Week Ending May 8
This week in immigration reform: NCLR continues our blog series on deferred action recipients; developments on lawsuits challenging executive action; and great news for DACA recipients in Arizona.
NCLR Blog features DACA recipient: This week’s installment of our ‘Living the American DREAM’ blog series features Nadia, a DACA recipient from Tennessee who plans to attend Christian Brothers University this fall to pursue a degree in education. Nadia told us “Thanks to DACA, I can go to college and be anything I want. I would love to be a history teacher because history has helped me understand who I am.” While Nadia is working to be able to save for college, she remains active in her community working with NCLR Affiliate, Latino Memphis.
DACA recipients in Arizona eligible for in-state tuition: This week the Arizona Board of Regents announced that DACA recipients will be able to receive in-state tuition rates at Arizona public universities. The announcement followed a court ruling that DACA recipients are lawfully present in Arizona and eligible for in-state tuition. For more information about in-state tuition policies and access to higher education for undocumented students, check out this map from United We Dream.
Update on lawsuits: This Monday, Texas and its fellow states challenging expanded DACA and DAPA filed documents with the 5th US Circuit Court of Appeals to reiterate their challenge of deferred action. The 5th Circuit is expected to rule any day on the Department of Justice’s request the programs be allowed to move forward while the appeals process plays out. Oral arguments regarding the Department of Justice’s appeal on Judge Hanen’s ruling regarding implementation are slated for the week of July 6.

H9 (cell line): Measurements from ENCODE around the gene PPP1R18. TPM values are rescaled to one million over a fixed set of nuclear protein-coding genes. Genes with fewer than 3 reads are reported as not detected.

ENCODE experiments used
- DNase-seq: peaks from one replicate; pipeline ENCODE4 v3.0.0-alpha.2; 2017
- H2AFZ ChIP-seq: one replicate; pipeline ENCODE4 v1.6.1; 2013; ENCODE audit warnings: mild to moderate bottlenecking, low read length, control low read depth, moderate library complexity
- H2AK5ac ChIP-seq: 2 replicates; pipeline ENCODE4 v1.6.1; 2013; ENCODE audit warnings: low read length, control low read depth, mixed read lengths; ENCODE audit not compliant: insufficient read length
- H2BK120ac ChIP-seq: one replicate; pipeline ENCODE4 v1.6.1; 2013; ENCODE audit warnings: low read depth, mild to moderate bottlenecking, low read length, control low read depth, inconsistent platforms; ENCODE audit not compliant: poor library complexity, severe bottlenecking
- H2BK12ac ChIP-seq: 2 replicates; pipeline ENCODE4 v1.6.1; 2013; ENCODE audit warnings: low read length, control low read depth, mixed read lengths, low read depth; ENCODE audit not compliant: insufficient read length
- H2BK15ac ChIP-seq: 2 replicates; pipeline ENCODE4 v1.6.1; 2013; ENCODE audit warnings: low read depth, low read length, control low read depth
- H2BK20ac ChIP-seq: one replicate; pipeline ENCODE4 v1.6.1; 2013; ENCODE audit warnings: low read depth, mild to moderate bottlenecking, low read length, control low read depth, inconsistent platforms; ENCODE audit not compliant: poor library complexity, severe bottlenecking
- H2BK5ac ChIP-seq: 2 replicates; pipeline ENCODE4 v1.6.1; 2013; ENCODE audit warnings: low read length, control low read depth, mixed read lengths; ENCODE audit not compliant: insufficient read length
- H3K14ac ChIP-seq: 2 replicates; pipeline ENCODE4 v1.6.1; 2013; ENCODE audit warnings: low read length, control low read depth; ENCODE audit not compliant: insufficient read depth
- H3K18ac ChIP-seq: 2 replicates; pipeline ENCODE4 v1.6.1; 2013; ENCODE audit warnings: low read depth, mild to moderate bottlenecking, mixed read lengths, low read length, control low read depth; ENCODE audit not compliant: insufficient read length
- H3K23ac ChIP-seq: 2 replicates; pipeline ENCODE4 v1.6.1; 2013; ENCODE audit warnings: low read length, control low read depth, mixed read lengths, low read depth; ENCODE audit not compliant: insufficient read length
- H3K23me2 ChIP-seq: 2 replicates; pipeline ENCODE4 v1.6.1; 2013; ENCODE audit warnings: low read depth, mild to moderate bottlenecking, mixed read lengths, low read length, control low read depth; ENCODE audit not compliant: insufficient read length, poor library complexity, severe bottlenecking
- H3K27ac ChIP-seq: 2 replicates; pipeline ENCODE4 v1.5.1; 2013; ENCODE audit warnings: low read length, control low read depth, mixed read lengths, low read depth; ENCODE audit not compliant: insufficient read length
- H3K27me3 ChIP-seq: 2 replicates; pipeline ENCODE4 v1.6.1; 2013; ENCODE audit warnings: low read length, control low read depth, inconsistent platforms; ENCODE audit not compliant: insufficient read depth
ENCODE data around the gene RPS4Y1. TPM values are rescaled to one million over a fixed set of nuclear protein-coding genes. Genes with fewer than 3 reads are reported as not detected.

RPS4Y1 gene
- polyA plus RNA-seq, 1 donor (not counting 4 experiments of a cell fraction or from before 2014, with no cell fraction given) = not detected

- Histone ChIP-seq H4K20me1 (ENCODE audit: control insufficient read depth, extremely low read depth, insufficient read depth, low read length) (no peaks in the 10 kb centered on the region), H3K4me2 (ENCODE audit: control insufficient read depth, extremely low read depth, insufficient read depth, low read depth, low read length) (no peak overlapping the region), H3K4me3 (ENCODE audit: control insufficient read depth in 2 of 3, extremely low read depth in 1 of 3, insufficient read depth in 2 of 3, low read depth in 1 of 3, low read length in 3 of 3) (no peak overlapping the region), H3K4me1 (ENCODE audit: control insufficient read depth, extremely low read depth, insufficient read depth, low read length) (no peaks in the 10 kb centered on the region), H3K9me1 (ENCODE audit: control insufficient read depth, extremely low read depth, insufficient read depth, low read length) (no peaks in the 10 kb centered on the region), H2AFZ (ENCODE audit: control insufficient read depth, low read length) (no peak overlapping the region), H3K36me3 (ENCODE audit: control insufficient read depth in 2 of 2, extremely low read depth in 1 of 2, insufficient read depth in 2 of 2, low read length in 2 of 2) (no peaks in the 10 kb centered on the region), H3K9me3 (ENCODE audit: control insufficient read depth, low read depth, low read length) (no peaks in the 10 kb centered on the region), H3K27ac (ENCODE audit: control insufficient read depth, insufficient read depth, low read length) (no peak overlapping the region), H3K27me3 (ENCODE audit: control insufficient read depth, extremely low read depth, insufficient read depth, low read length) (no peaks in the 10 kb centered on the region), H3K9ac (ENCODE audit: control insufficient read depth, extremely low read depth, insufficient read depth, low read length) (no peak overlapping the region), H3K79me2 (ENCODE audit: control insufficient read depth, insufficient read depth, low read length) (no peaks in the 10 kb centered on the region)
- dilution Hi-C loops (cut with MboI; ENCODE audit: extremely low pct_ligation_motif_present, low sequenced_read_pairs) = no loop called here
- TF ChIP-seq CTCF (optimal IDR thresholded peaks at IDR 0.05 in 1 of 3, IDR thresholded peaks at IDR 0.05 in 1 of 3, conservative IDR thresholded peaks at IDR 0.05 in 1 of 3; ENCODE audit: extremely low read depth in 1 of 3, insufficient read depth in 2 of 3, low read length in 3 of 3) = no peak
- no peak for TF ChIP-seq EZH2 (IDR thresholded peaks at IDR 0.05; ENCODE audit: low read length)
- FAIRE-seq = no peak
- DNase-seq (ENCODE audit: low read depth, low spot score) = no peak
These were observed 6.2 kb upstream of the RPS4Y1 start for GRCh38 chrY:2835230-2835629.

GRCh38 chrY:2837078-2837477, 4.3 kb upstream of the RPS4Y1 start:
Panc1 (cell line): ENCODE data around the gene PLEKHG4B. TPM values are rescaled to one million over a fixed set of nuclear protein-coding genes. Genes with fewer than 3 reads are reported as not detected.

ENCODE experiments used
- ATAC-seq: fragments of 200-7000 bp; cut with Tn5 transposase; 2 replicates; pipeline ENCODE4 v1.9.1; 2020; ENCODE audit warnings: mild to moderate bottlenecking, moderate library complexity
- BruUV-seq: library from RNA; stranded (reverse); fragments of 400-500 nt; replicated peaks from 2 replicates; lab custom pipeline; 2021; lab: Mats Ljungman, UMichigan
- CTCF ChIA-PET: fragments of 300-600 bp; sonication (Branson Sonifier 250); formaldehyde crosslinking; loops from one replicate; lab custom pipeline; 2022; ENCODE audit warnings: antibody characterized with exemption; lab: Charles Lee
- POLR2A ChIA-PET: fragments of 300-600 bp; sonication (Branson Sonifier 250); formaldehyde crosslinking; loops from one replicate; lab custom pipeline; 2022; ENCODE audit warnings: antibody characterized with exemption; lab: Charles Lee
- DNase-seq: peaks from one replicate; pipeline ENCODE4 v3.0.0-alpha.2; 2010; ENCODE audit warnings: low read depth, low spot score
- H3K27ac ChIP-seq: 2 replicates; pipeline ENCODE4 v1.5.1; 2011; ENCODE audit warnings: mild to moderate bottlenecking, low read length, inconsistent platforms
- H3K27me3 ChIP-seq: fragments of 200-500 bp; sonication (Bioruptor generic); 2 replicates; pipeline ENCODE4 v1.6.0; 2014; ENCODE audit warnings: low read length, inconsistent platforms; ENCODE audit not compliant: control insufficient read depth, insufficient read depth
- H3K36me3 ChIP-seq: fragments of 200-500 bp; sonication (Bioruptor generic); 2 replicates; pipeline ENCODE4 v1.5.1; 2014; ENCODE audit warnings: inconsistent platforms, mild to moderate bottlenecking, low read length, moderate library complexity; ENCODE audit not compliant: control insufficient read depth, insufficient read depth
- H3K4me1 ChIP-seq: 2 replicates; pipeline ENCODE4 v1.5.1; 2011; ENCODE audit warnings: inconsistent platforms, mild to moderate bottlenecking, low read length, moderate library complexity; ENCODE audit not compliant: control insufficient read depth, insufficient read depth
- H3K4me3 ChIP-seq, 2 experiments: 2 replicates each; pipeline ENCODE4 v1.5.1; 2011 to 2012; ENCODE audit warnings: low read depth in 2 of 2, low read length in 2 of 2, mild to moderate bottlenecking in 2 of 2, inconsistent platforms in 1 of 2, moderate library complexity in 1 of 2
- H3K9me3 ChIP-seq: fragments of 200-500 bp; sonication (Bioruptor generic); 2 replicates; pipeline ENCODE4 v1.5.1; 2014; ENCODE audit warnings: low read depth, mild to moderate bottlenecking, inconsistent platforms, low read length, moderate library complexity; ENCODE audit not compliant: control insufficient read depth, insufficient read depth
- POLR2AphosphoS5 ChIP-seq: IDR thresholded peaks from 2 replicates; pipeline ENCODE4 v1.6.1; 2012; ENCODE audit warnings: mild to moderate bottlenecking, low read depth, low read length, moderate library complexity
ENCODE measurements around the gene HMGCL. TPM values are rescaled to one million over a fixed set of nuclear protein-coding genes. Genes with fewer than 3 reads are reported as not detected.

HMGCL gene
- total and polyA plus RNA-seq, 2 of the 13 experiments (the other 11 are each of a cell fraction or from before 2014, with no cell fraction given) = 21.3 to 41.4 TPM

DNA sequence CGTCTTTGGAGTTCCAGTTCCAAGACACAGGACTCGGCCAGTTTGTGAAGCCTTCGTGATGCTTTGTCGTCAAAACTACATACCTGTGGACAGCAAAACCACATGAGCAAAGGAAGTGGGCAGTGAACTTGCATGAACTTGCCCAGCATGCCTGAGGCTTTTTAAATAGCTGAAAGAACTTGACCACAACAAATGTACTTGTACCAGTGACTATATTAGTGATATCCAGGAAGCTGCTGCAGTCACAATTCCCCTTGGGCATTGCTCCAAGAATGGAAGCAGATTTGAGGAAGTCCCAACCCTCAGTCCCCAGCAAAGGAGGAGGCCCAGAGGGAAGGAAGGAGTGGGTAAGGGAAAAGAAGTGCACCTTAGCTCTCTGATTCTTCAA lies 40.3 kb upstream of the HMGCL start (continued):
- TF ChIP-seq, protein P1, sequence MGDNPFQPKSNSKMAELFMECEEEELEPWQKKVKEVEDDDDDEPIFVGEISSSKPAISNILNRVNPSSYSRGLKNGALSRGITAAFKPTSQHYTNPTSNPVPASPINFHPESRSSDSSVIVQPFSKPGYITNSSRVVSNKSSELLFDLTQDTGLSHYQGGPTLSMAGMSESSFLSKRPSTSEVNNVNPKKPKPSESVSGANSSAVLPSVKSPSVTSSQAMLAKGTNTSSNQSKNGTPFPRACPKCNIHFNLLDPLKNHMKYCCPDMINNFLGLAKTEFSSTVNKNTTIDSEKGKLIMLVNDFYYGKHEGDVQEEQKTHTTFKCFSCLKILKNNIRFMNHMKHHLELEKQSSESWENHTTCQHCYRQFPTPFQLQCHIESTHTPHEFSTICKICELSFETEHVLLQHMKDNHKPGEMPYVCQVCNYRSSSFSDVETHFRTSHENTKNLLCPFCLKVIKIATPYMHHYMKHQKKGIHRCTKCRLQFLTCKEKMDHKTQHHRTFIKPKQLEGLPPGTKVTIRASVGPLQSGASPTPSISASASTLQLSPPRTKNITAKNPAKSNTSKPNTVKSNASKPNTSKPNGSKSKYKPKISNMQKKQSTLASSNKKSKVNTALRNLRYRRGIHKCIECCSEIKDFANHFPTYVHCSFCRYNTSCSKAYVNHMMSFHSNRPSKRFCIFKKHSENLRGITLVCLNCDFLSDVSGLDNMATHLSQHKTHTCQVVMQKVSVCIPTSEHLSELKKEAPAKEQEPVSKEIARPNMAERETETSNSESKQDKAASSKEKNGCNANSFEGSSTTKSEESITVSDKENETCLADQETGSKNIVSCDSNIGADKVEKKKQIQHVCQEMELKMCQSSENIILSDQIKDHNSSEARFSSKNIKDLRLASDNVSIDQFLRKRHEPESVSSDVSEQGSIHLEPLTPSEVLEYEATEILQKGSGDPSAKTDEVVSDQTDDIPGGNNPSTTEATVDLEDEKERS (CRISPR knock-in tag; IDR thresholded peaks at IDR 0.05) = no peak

Also this week, the US Court of Appeals for the DC Circuit heard arguments regarding an appeal by notorious Arizona Sheriff Arpaio. Arpaio claims that the president’s deferred action policies are requiring his jails to expend millions of dollars housing undocumented immigrants that Obama refuses to deport. A Politico article notes the three-judge panel will likely affirm the lower court’s decision that tossed out the suit on standing grounds.